US President Barack Obama has laid out a detailed strategy for how his administration plans to combat the Islamic State, which controls a substantial portion of Syria and Iraq. Though I have been harshly critical of Obama’s policy toward Syria for two and a half years, his new strategy reflects a mature and coherent foreign policy – albeit one that does not fully live up to his proclaimed values. That omission may yet defeat his plan.
Obama’s approach is praiseworthy for three reasons. First, it combines force and diplomacy. Second, it attaches careful conditions to the type and scope of American military action. Third, it ties the fate of these efforts to the existence and effectiveness of a broad Middle East coalition, making clear that though the United States is prepared to lead, it cannot and will not assume the role of global policeman.
In the Middle East game of thrones, Obama is playing his hand as well as he can. He knows that a US-led military effort can significantly weaken the Islamic State, but that only a combined military-political effort can defeat it. He created political leverage for himself by drawing a clear line, announcing that the US would “expand our efforts beyond protecting our own people and humanitarian missions” only together with the newly-formed Iraqi government. If that government makes good on its promises of political inclusion, the US will help it get its country back; if not, not.
Equally important, but less evident, is the leverage that this position provides with respect to Iran. Obama never mentioned Iran during his speech; but commentators have speculated about whether his strategy gives Iran greater leverage over the US, on the theory that Iranian-backed fighters are critical to the success on the ground in the fight against the Islamic State. But Iraq’s Shia government is one of Iran’s major strategic anchors in the region; before the US began airstrikes against the Islamic State, it was far from certain that the Iraqi government would survive. Iran needs US airpower at least as much as the US needs Iranian-backed ground troops.
The US emphasis on a regional coalition to fight the Islamic State is also deft diplomacy. Secretary of State John Kerry has made it clear that for now Iran is not a welcome member. Iran, without which the coalition essentially becomes a Sunni front, can have a place at the table – and play a large and overt role in resolving the Syrian civil war – but only if it is willing to reach a deal to rein in its nuclear program. There has never been a better time to do so.
Where Obama’s strategy is weakest is in reaching ordinary people: the networked web of human relationships that transmits rage, hatred, and despair or hope, trust, and loyalty. His doctrine that the US will use force to defend its “core interests,” but will mobilize others “to address broader challenges to international order,” is sound logic and good politics in a war-weary US. But, as a Syrian tweeted to me, what the world hears Obama saying is that the US will use force to avenge the deaths of two American journalists, but will stand by while 200,000 Syrians are slaughtered.
Unless US military action is seen as actually protecting the lives and property of the Iraqi and Syrian people, the US will quickly lose the propaganda war to the Islamic state. As many experts warn, the first time a drone strike kills a woman or child, a video of the scene and the funeral will be posted for the Muslim world to see.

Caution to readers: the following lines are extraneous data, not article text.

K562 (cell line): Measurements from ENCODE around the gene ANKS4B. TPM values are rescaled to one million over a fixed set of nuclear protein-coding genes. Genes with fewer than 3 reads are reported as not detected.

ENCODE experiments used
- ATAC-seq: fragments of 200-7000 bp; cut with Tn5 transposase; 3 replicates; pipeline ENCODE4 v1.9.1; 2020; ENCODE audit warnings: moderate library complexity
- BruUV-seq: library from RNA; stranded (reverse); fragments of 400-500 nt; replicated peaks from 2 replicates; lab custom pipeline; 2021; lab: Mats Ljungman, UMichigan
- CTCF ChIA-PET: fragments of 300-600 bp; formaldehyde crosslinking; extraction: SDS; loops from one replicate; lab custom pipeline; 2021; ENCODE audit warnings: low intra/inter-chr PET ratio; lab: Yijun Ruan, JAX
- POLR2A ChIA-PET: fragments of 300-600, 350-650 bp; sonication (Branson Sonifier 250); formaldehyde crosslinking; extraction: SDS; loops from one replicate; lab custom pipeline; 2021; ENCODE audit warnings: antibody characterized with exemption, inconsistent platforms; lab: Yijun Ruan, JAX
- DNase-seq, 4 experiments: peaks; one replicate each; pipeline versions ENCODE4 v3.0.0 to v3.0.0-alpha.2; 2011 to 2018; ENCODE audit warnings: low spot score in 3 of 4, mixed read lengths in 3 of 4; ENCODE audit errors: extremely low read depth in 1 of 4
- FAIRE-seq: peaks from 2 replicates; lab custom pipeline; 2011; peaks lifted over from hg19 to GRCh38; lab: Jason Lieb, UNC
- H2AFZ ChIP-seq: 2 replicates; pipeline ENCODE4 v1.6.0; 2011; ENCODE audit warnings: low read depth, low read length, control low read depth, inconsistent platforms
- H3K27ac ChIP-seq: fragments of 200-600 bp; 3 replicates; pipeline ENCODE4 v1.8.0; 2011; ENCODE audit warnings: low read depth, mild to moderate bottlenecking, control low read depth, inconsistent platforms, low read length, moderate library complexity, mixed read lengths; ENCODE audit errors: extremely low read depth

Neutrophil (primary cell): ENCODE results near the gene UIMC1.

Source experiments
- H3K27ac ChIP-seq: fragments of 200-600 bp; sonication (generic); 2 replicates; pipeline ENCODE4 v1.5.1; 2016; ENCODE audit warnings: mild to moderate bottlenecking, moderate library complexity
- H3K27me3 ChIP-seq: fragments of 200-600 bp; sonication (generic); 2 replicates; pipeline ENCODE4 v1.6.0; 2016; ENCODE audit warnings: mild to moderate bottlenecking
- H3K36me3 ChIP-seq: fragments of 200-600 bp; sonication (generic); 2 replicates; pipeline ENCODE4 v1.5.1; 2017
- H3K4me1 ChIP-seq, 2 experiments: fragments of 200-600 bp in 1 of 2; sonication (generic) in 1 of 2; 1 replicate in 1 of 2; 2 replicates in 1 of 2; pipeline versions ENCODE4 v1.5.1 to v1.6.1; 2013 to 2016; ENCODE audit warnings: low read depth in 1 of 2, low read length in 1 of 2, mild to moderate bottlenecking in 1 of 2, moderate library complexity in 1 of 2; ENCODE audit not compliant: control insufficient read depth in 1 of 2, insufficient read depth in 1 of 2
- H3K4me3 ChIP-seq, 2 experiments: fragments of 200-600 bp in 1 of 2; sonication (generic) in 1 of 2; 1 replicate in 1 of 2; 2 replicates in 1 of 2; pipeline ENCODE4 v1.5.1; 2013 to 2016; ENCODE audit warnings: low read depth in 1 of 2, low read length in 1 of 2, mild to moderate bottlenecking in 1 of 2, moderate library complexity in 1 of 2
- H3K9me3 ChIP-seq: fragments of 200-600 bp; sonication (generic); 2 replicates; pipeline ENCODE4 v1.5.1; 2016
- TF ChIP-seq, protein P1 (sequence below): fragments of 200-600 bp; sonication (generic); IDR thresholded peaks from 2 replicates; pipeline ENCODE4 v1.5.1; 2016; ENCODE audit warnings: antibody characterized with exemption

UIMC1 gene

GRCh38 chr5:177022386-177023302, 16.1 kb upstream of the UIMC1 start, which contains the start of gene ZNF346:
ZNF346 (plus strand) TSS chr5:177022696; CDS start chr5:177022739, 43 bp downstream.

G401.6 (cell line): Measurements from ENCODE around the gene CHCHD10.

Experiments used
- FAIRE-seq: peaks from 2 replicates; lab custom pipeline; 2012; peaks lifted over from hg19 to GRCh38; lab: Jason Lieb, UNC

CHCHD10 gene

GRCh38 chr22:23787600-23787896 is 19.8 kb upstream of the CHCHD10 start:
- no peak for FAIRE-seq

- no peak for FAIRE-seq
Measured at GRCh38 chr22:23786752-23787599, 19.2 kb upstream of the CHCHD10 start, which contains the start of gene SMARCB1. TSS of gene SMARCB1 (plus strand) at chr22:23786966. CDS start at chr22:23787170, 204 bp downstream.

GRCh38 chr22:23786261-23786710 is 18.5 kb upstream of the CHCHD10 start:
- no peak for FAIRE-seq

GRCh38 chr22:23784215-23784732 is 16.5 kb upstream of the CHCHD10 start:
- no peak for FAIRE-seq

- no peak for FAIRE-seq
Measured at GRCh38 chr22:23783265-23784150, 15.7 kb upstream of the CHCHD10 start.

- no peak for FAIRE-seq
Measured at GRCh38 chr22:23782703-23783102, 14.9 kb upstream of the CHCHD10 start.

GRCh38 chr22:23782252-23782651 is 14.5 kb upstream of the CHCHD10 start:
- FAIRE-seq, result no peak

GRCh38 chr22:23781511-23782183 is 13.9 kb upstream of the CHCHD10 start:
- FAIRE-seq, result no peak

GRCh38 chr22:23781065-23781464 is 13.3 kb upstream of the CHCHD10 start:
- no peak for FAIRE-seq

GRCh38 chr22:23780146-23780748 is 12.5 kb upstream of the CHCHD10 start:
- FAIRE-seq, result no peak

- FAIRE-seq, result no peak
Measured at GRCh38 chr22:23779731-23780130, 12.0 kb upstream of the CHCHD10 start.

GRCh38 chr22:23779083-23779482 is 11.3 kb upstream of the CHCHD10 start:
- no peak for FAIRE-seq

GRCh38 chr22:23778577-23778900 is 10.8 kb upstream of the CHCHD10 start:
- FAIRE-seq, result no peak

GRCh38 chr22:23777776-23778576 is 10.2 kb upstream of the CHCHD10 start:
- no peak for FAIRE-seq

Even if that video does not actually increase support for the Islamic State, it will convince millions of Muslims that the US is up to its old military tricks: bombing for oil, or for Israel, or simply to crush all Muslims. Those anti-American attitudes, newly hardened once again, will make it much more difficult to get the necessary intelligence against the Islamic State on the ground and to deprive them of the support of other Sunni militias.
That will not just hurt the US in Syria and Iraq. It will shape popular views in other Arab states, limiting their governments’ ability to work with the US. Most damaging of all, a purely strategic justification for military action – in defense of core US interests – leaves no room to do what actually needs to be done in Syria.
The only way to bring Syrian President Bashar al-Assad to the negotiating table is to weaken him and the Islamic State simultaneously. And the only legal or moral justification for striking his air force, ammunition dumps, or heavy weaponry is the international responsibility to protect his people from him – just as the US helped to protect the Yezidis from the Islamic State.
For, contrary to Obama’s claim, the brutality of the Islamic State is not “unique.” Assad has killed more than 200,000 people, mostly civilians, in a conflict that started with his government’s torture of children.
Simply talking about the responsibility to protect, as Obama once did, accompanied by even limited strikes – perhaps as punishment for Assad’s reported recent use of chlorine gas against civilians – would change the game quickly. Iran would understand that America’s restraint in Syria is not indefinite; Sunni governments could be shamed in the eyes of their own people for not doing more; and the Islamic State’s narrative of brutality would collide with a narrative of humanity.
The fate of peasants has a direct and important impact on that of kings. Obama’s policy wavers between geopolitical calculations based on national interest and the rhetoric of universal values, of standing for “our common security and common humanity.” Making that rhetoric real would buy him the room for maneuver that is needed to pursue his policy’s geopolitical goals.